With its 2022 Prime Day event over, Amazon on Thursday said that, globally, Prime members (the only ones allowed to shop the deals) bought more than 300 million items, surpassing other years. The e-retailer declined to provide the event’s revenue.
Still, at a time of peak inflation, consumers kept much of their Prime Day shopping to essentials and smaller purchases, according to Numerator, which found that just 5% of items sold for over $100, while 58% sold for under $20.
As in previous years, Prime Day lifted other U.S. retailers as well, according to the Adobe Digital Economy Index. U.S. online spending nearly reached $12 billion ($6 billion on Tuesday, $5.9 billion on Wednesday), an 8.5% increase over last year. Stores played a role, with conversion for retailers offering curbside pickup and BOPIS up 20% compared to an average day in June, Adobe said by email.
The burst of online spending during Prime Day was not quite as robust as it seems, given that inflation in the U.S. reached 9.1% in June, according to the latest consumer price index report from the Bureau of Labor Statistics.
Moreover, inflation’s influence went beyond undermining the raw headline numbers to reshaping consumer behavior. A little over a third of Prime Day customers waited for the sale to get a certain item at a discount, while 28% passed on a good deal because it wasn't a necessity, Numerator found.
“The mix of things bought is also of interest,” GlobalData Managing Director Neil Saunders said by email, noting that Amazon flagged household essentials as a best-selling category. “Diapers also did well. These things are staple purchases rather than impulse purchases, which suggests more consumers are focusing on things they need rather than things they want.”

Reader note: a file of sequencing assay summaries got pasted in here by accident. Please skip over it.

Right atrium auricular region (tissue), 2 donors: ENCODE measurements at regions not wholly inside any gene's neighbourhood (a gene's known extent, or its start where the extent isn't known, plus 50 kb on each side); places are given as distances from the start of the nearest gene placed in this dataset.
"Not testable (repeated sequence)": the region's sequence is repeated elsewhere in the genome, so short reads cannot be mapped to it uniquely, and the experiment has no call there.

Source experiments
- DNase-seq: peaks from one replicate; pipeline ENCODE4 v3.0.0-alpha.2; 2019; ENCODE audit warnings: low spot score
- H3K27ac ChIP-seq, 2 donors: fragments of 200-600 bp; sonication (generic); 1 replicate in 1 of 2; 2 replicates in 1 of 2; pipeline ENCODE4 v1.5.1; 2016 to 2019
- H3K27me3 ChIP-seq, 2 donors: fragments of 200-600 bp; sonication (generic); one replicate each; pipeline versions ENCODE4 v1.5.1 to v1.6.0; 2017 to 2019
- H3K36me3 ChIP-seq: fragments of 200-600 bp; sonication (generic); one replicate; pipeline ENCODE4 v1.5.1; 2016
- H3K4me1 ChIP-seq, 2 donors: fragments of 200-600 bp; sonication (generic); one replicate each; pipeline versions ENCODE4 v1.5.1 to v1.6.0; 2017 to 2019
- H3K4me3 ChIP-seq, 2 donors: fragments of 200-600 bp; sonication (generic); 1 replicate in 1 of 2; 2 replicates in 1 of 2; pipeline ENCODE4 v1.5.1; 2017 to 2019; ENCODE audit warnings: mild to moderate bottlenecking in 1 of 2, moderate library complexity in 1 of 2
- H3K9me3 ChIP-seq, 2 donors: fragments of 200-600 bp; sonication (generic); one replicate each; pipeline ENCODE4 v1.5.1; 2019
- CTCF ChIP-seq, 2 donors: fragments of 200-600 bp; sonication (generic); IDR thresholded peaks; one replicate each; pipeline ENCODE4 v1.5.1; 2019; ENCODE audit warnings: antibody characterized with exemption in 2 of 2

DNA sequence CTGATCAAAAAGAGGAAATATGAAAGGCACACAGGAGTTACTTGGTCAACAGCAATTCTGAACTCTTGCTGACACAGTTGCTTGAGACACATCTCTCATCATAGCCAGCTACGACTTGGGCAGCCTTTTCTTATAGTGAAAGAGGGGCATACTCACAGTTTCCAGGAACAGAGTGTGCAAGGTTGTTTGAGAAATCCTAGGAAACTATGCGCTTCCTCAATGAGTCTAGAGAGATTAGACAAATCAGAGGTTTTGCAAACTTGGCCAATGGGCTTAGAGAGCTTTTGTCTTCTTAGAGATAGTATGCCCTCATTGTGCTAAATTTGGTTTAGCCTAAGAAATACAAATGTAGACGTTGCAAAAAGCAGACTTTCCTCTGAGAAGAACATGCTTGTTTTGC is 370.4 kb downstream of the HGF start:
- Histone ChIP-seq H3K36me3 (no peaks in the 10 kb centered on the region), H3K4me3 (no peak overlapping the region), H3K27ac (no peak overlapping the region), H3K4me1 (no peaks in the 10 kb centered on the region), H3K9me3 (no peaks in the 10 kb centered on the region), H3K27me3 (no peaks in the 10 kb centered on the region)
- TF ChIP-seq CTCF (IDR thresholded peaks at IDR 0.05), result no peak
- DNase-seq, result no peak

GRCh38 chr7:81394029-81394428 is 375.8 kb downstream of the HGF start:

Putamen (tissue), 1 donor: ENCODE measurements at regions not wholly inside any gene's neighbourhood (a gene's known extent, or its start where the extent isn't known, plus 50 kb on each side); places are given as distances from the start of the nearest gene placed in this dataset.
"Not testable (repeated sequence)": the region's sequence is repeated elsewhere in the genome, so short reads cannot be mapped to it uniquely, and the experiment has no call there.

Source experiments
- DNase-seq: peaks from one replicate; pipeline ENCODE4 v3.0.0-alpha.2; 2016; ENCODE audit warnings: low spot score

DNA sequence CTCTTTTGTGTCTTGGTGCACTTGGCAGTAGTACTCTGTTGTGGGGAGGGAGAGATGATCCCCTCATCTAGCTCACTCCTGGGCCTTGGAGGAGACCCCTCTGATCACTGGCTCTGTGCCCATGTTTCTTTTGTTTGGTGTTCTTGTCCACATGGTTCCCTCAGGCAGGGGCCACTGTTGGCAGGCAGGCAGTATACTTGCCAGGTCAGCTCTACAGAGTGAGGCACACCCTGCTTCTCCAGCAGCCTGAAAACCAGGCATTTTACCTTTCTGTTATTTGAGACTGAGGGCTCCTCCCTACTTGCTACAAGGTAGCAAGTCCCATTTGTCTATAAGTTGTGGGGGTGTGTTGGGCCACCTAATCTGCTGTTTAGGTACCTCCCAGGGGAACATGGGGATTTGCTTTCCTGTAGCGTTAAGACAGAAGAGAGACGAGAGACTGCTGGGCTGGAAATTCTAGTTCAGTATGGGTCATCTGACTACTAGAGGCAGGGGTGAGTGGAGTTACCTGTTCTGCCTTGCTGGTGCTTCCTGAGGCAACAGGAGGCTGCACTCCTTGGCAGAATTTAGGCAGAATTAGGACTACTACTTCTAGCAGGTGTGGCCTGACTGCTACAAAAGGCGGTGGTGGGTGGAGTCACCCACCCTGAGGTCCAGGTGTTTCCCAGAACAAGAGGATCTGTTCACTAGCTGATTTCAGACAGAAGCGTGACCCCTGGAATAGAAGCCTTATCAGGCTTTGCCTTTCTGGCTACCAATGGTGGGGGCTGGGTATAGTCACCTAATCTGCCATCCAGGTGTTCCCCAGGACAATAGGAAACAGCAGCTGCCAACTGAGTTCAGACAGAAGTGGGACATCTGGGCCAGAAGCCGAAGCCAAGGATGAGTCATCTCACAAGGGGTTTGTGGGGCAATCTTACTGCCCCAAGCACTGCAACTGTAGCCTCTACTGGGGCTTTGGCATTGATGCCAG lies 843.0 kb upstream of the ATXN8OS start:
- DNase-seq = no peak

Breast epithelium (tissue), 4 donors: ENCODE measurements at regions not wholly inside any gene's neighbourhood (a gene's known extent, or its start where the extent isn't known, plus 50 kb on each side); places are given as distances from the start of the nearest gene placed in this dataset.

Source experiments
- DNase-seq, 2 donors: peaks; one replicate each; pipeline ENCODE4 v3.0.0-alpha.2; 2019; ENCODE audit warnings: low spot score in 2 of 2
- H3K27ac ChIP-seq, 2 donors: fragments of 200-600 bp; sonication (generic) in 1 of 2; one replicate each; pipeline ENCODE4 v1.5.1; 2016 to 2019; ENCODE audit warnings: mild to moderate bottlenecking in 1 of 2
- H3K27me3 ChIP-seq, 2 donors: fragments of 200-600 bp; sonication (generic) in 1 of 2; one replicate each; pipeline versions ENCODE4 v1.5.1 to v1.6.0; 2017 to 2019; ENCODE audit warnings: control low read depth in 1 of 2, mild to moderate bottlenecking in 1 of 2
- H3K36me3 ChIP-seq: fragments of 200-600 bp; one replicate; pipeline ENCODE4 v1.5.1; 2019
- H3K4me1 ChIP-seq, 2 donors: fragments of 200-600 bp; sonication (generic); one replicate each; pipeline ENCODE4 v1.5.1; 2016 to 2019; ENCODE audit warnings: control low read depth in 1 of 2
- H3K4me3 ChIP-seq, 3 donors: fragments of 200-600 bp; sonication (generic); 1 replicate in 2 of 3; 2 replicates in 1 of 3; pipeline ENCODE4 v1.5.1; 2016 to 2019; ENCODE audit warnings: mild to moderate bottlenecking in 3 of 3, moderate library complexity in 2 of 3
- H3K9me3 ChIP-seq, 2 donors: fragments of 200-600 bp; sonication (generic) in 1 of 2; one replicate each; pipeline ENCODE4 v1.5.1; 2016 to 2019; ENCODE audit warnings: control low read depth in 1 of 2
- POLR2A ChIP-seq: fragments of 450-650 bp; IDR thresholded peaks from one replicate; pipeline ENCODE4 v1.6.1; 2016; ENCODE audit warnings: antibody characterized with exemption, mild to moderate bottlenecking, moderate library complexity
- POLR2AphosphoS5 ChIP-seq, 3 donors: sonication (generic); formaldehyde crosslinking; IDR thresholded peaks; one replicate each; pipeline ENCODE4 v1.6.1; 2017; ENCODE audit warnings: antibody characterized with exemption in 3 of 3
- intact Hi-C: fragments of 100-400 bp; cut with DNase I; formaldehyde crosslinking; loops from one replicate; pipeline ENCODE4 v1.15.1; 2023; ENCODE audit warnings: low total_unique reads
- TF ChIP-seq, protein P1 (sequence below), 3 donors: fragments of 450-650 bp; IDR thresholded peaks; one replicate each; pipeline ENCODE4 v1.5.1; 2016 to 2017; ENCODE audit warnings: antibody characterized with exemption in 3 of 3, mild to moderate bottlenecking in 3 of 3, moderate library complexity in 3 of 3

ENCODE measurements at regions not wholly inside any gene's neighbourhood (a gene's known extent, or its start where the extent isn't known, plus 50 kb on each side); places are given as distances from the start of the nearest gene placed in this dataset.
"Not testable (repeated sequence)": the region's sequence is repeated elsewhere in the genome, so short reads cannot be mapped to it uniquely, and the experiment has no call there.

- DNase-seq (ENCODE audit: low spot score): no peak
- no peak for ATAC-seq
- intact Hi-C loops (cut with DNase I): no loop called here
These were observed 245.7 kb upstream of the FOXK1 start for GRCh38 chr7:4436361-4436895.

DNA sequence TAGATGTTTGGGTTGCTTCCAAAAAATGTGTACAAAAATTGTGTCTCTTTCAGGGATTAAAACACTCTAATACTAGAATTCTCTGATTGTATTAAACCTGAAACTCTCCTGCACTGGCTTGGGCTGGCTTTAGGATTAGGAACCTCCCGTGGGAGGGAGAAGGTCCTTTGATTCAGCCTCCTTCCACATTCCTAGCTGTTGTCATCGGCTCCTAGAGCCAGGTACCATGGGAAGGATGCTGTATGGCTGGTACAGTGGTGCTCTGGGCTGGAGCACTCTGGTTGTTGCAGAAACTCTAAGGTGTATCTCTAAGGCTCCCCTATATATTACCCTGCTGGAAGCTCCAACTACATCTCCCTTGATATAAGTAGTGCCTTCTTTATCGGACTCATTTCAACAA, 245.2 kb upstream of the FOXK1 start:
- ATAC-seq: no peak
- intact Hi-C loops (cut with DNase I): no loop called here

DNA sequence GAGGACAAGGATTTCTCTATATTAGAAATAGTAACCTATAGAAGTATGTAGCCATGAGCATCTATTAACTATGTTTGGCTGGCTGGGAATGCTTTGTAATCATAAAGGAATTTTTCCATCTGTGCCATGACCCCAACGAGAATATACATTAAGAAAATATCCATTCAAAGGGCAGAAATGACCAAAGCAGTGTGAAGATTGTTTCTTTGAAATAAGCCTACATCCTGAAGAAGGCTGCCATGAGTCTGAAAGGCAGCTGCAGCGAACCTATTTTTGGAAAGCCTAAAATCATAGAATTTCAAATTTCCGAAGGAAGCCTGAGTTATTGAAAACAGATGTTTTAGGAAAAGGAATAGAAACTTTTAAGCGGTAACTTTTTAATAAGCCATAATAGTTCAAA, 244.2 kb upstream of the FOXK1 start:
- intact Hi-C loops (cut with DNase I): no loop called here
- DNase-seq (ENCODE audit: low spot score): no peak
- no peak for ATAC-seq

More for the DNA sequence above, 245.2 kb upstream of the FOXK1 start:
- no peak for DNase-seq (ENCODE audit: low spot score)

That will almost certainly mean lower sales of such items in coming weeks, as people work through what they’ve stocked up on at home, he noted.
Consumers were also planning ahead, and leveraging Prime Day to check things off shopping lists beyond household essentials, according to Natalie Kotlyar, who leads the retail industry group at consultancy BDO. This year, Amazon forged partnerships with top brands like Apple and KitchenAid that helped draw people in, she said by phone.
“Now more than ever, with inflation, consumers are looking to buy products that they truly need,” she said. “Some did buy products for either back to school — again, essential products for back to school — and some even started to buy products for for the holiday season, especially where there were great deals to be had.”
Amazon once again this year focused its press release on its third-party sellers, which it says are mostly small- and medium-sized businesses. The company’s marketplace has long been responsible for most of the goods sold on its site, and provides lucrative streams of revenue in the form of fulfillment and warehousing fees and, increasingly, advertising sales.
This year, customers spent over $3 billion on more than 100 million small business items included in the “Support Small Businesses to Win Big sweepstakes,” which ran before Prime Day, from June 21 through July 11, per Amazon’s release.
Speculation continues over whether Amazon would schedule a second Prime Day this year, something it has never done and declines to comment on. BDO’s Kotlyar believes the e-commerce giant will be content to stage a Black Friday event, with some deals offered only to Prime members, without branding it “Prime Day.” Others are not so sure.
Consumers are pulling back their online spending and plan to spend less in the next six months, according to research from Attest. “With such uncertainty, it is little surprise that Amazon could potentially hold a second Prime event at the end of this year in order to maximize sales,” Attest CEO Jeremy King said by email.